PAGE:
A former Liberal premier says the election of Anthony Albanese as prime minister is likely to lead to a “decade of Labour” in power, adding that his old party is in a “desperate state” at the federal and state levels.
- Colin Barnett says the Liberal Party needs a new generation of future leaders
- He also called for a cross-continental gas pipeline to deal with the high prices.
- He says the gas market WA . has been operated improperly outside
Between 2008 and 2017 WA Premier Colin Barnett said the Liberal Party needed to modernize itself by recruiting a new generation of future leaders.
Mr. Barnett remarked in an interview with ABC in which he called for the construction of a cross-continental gas pipeline and the adoption of a domestic gas reservation policy for eastern states, which helped WA avoid crippling prices that crippled the industry. and construction sector.
“The Liberal Party is in a desperate situation,” Mr Barnett told the afternoon briefing.
“And I think Australia is probably looking at a decade-long Labour scenario, and so is Western Australia, so this is a bad time for the Liberal Party.
After the Liberal Party lost five of its 10 WA seats in the May 21 federal election, Labor suffered a 10.4 percent swing, which picked up four additional seats: Haslak, Pearce, Swann and Tangany.
Curtin’s blue-ribbon seat was lost to independent Kate Cheney.
In the March 2021 state election, the Liberal Party was reduced to only two of the 59 seats in the Legislative Assembly, in an extraordinary 17.7 percent landslide swing for Mark McGowan’s Labor government.
‘The gas is from Australia’
In WA, both the Labor and Liberal parties support a policy of gas reservation, under which 15 percent of the gas produced must be set aside for the domestic market.
No other state or territory has such a policy.
This means that while bulk gas in WA is between $5.50 and $6.50 per gigajoule, it is $40 per gigajoule in the eastern states, when the regulator slapped producers with a price cap.
About 90 percent of Australia’s gas reserves lie off the north-west coast of WA, with most of the large gas fields in Commonwealth waters.
“So Western Australia has a long-term reliable supply of gas because of the existence of gas and also because of the reservation policy,” Mr Barnett said.
But the former prime minister said the gas market in the rest of Australia was operating flawlessly.
“Simply put, the gas is from Australia,” said Mr. Barnett.
“Australia’s policy of giving gas and energy security to major cities, South-East Australia, has been very inefficient indeed for the past 15 years. Long-term planning has not been done.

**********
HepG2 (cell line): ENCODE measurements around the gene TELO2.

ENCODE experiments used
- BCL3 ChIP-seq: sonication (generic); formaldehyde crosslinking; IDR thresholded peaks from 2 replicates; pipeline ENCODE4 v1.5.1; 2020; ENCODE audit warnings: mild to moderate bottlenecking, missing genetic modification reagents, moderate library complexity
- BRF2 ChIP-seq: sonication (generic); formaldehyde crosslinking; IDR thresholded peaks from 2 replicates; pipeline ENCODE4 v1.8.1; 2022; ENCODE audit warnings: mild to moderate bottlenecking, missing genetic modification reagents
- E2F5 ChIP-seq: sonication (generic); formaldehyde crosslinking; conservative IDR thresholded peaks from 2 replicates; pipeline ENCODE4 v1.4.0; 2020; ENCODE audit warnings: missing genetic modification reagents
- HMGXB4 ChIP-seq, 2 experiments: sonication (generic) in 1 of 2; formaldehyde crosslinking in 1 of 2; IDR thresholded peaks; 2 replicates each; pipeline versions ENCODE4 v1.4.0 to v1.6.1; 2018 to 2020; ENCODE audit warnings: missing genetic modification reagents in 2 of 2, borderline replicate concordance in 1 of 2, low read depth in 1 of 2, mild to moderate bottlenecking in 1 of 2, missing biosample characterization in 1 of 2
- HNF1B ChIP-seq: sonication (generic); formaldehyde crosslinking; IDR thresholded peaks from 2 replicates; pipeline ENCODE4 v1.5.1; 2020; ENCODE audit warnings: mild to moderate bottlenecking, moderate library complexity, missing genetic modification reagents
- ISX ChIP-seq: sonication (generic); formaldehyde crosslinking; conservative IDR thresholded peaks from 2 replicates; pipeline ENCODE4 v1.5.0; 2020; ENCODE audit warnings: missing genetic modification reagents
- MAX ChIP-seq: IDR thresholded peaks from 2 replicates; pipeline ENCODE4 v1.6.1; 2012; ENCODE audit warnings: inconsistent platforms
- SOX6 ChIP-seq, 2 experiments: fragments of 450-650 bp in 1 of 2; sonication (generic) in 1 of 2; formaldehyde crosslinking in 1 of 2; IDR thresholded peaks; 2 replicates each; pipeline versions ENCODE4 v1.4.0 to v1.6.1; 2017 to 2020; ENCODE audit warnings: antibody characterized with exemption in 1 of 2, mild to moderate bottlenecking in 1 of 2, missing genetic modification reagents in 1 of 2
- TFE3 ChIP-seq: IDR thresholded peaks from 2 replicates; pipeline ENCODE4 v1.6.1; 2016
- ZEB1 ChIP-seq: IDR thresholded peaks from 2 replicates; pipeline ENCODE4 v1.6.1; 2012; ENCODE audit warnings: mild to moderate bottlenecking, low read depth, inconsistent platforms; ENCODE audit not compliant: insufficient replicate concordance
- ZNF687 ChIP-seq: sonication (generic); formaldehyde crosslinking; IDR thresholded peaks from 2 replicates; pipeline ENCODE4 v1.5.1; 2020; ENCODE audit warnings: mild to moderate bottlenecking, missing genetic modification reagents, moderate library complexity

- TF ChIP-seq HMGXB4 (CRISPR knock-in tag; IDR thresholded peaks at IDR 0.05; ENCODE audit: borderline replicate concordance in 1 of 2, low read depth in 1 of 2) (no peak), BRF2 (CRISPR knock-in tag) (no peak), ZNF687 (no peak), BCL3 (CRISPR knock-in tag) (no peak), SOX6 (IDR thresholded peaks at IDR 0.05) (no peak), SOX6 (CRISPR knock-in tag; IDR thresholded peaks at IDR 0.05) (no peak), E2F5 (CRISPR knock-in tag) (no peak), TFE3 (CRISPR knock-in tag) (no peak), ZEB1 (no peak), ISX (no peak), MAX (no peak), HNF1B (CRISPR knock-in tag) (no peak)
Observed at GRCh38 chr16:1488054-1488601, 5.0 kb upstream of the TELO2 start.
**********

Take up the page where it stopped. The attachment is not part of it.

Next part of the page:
“At the moment, gas prices are high because there is a gas shortage in Australia, but a medium to long term solution is simply to increase the gas supply, and I would suggest using gas from the west coast and also developing some gas from the east. resources on the coast.
“It needs a long-term solution. But for the next few years, some short-term measures will have to be taken and it may limit or reserve that gas for the domestic market.
“Companies will not like this because their profits, their big earnings, come from exports. About four times the amount of gas used in Australia is exported as LNG.”
Mr Barnett said Australia should commission a gas pipeline between the Mumba gas fields in WA and South Australia to boost domestic supplies.
“We need to do what other countries around the world have done and that is building a trans-Australian gas pipeline,” he told ABC.
“It will be a huge project and an expensive project, but it is one that will pay for itself and can be done fairly easily by private enterprise. Most of the continents around the world have inter-continental pipelines like Americas, Europe and so on “
He estimated such a pipeline would cost around $6 billion, but said Mr Albanese could approach it as a “big nation-building project”, funded by the Australian Superannuation Fund.
“There are no mountain ranges along the way, no real obstacles, and a pipeline will go from the north-west coast of Western Australia, across Nullarborough and into the Mumba gas field area in South Australia and then more widely through the east Will be distributed. Coast through existing pipelines.”
He said that during his prime minister’s time, a 1,500 km, 132-inch pipeline between Pilbara to Kalgoorlie was built in 10 months.
“So if today the decision was made to go the way of the Trans-Australian Pipeline, it would take three years – the big delay would only be the purchase of steel pipes,” he said.
“And Australia, being such a big producer of international gas, really should be doing it for its people.
“After all, this is Australia’s gas.”